Real food fan. My first love is baking, and it keeps me sane. I am new to the Paleo lifestyle, but already infatuated. Recovering sugar Junkie. Love awkward situations, drunk people and ridiculously high heeled shoes, especially when they coincide. Always looking for my next great story.


  1. Aimee January 15, 2016 at 1:47 pm - Reply

    This looks yummy! I just picked up some beets from my CSA and was going to roast them, I think I will try this instead!

  2. zigzagbuddha May 10, 2017 at 12:18 pm - Reply

    Hahahaha… very funny… i started reading expecting to read about beets and instead found myself reading about someone’s spectacular boobs! I sent it along to my daughter who has a similar ‘problem’ and she typed back “I hate beets!” I said “i know, but it’s not about beets it’s about boobs!” So not only did i get a (sugarless) pickled beet recipe to try, but my daughter got the relief of knowing she’s not alone, hahahaha.

    • Holley May 10, 2017 at 3:00 pm

      Happy to help on both counts! Us busty girls have to stick together! 🙂

  3. Danielle Tracy June 9, 2017 at 9:14 am - Reply

    So you peeled the beets raw or did you blanch thrm first? My mother recommended the blanching first for 5 minutes then throwing threm into a ice bath so the skinw ould come off easier. Thoughts? 🙂 its my first time canning so im a bit under educated and overwhelmed by the whole idea. Ha.

    • Holley June 12, 2017 at 1:33 pm

      I have done both! Your MIL is right, a quick blanch and into ice water and the peels slip right off. Beets could stain your hands (and counters and clothes). So do whatever works best for you. Once they are done processing they are cooked either way! 🙂

  4. Terry Tarantino June 14, 2017 at 4:17 am - Reply

    Do I need to add salt when pickling the beets?

    • Holley June 15, 2017 at 10:50 am

      You can add salt! I have seen many recipes with added salt, but I did not add it in this particular recipe!

  5. Lisa July 13, 2017 at 9:05 am - Reply

    Can’t wait to do this. I’m out of apple cider vinegar. I have huge beets in my garden. I am so happy that this recipe doesn’t call for any sugar. Beets are sweet enough.

    • Raj July 14, 2017 at 4:36 am

      It offends me when people add unnecessary sugar to things.

    • Holley July 14, 2017 at 10:34 am

      I completely agree with you Lisa!

  6. Jenna Karahalios September 17, 2017 at 8:36 am - Reply

    Hi I’m having a hard time following parts of this recipe. So, we can peel the beets however we need right? Then you say to steam them, but do you simply put them in the water and boil them or are they above water? And when you say to add the brine, are you talking about the beet water AC vinegar boiled mixture? When boiling this you leave the beets out correct? Sorry this is my first time trying anything like this, I am so so happy to find a sugar free recipe! Thank you Holley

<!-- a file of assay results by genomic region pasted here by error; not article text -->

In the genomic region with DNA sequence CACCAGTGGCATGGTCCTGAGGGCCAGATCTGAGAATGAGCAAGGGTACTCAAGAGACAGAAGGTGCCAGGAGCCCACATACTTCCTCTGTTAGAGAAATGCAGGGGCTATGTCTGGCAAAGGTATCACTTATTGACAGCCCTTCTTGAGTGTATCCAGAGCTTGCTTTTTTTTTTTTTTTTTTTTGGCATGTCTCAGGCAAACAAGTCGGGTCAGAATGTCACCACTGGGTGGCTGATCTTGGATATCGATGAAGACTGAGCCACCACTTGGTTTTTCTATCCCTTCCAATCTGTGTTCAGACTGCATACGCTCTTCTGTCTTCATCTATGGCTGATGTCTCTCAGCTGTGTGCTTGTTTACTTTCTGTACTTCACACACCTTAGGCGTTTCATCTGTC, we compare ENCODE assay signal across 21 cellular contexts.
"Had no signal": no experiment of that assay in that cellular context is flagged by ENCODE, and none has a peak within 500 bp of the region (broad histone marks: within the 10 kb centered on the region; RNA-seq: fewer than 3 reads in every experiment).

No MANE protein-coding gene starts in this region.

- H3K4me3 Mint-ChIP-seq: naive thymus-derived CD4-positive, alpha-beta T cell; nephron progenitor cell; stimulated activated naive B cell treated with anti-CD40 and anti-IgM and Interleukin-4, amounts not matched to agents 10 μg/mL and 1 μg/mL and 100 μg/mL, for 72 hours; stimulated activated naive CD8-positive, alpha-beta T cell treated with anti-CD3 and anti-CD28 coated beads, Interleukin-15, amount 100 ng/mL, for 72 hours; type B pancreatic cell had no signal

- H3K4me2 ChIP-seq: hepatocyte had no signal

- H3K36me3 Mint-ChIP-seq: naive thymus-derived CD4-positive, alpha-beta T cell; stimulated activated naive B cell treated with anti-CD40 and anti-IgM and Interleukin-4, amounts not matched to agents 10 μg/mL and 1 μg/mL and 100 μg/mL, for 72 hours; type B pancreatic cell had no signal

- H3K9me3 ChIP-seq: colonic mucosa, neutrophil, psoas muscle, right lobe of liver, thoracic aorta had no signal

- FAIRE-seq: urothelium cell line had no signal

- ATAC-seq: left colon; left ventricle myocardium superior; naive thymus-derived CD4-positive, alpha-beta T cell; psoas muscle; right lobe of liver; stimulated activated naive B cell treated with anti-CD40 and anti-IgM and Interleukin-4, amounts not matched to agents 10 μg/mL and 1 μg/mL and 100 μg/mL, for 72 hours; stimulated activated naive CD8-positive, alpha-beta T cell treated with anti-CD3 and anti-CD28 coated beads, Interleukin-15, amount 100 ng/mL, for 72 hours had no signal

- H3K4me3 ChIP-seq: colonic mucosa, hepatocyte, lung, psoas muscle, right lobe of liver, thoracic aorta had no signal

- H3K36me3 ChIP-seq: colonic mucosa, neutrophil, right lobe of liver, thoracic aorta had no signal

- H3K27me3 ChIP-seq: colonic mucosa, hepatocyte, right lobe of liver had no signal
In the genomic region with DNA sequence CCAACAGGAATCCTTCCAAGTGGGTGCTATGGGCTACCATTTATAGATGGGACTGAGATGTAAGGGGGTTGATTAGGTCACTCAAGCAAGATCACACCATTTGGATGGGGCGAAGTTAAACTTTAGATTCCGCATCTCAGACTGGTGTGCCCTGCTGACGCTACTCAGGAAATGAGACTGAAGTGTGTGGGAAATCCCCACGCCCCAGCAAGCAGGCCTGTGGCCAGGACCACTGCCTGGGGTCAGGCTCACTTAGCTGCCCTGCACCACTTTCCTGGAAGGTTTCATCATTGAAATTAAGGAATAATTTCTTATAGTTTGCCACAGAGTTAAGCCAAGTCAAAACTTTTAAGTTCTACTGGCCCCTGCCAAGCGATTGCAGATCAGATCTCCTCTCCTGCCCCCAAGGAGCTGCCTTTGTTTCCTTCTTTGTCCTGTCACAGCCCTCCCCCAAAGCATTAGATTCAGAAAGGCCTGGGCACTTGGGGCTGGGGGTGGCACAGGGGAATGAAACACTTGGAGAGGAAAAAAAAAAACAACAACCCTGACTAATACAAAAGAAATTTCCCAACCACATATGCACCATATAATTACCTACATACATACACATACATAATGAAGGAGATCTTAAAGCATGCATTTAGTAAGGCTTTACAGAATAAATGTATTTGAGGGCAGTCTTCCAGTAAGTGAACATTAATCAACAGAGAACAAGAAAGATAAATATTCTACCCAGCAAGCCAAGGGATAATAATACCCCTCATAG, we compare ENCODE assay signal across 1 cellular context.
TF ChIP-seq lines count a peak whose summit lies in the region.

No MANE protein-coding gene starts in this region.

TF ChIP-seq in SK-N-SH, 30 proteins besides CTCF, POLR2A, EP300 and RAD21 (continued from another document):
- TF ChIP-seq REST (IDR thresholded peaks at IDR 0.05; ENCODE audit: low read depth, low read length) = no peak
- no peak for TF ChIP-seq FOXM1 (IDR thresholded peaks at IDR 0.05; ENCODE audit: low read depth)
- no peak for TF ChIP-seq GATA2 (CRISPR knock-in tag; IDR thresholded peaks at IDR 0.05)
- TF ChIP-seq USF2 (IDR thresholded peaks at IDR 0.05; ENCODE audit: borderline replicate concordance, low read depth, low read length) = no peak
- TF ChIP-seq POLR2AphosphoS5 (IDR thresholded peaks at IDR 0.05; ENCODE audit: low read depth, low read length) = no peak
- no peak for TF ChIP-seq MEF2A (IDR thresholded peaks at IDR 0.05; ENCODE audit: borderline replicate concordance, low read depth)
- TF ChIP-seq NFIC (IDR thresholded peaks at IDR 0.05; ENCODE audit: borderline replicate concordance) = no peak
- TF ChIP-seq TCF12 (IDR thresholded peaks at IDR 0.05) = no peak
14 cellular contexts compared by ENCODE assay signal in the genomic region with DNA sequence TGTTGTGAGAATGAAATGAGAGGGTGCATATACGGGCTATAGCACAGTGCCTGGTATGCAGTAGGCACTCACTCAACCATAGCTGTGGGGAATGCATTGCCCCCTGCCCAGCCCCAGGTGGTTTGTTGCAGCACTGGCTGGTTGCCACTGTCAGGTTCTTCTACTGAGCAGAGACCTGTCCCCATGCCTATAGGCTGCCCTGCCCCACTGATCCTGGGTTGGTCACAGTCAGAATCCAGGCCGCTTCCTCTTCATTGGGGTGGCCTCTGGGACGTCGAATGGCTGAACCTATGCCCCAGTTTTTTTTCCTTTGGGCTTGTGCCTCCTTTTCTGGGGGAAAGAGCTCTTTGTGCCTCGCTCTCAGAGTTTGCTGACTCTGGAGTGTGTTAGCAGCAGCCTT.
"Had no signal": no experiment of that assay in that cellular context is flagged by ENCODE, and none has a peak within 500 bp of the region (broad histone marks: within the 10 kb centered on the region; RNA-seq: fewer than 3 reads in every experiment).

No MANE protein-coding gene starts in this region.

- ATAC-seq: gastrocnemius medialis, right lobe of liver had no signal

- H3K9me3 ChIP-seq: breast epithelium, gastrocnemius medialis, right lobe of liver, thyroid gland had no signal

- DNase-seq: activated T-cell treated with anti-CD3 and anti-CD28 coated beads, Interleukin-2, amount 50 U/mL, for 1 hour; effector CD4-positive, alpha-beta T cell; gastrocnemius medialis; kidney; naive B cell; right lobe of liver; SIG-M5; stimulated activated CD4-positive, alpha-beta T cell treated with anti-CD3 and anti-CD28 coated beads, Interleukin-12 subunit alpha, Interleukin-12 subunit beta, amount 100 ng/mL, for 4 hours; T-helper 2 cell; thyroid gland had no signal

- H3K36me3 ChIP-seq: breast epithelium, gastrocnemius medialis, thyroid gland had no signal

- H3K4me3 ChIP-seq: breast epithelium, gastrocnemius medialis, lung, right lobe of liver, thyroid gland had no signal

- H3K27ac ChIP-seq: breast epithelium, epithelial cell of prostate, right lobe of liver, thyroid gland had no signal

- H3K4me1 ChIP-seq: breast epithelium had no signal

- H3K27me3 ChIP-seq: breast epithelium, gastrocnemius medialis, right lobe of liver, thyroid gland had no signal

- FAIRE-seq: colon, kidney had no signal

• Holley September 17, 2017 at 4:45 pm

      absolutely, however, works best for you to peel the beets, steamed can be much easier. But make sure you scrub them so that you can use the beet water for the brine! If you want to boil the beets instead of steaming, go ahead, but make sure you don’t overcook them, they will become mushy.
      Yes, leave the beets out while you boil the brine. or you run the risk of overcooking and turning them to mush. Let us know how it goes!

  7. Judy Cummings September 27, 2017 at 3:40 pm - Reply

    Can I use a pressure canner rather than hot water bath to preserve these long-term?

    • Holley September 29, 2017 at 7:24 pm

      You sure can! Check out NCHC for times and tips!

  8. coleyanncampbell October 10, 2017 at 3:06 pm - Reply
    • Raj October 12, 2017 at 10:34 pm

      Thanks Nicole! What a compliment! Glad you enjoyed it!

  9. christine ruby November 10, 2017 at 8:22 am - Reply

    Mmm mmmm good! Thank you for a delicious recipe

    • Holley November 10, 2017 at 7:34 pm

      Thank you for reading!

  10. Jerry May 15, 2018 at 10:27 am - Reply

    Next time get to the point instead of talking about your enormous boobs. At least show us a picture of them or something if you feel the need to talk about them in your cooking blog. I came here to find a beet recipe that didn’t have sugar added. Maybe start another topic like “cooking with big boobs” or “my enormous boobs get in the way while I cook”.

    • Holley June 4, 2018 at 8:06 pm

      Fair point Jerry, you obviously didn’t read the rest of my anecdote, as it had an underlying theme of self-acceptance thru someone else’s eyes, in this case, a small child and a stranger. Next time you don’t have to read the writing, go ahead and skip down to the recipe. I think with the new redesign of our site Raj has arranged a special section JUST so I can talk about hard-hitting issues and problems like my huge boobs. Hope you enjoyed the free sugar-free pickled beet recipe!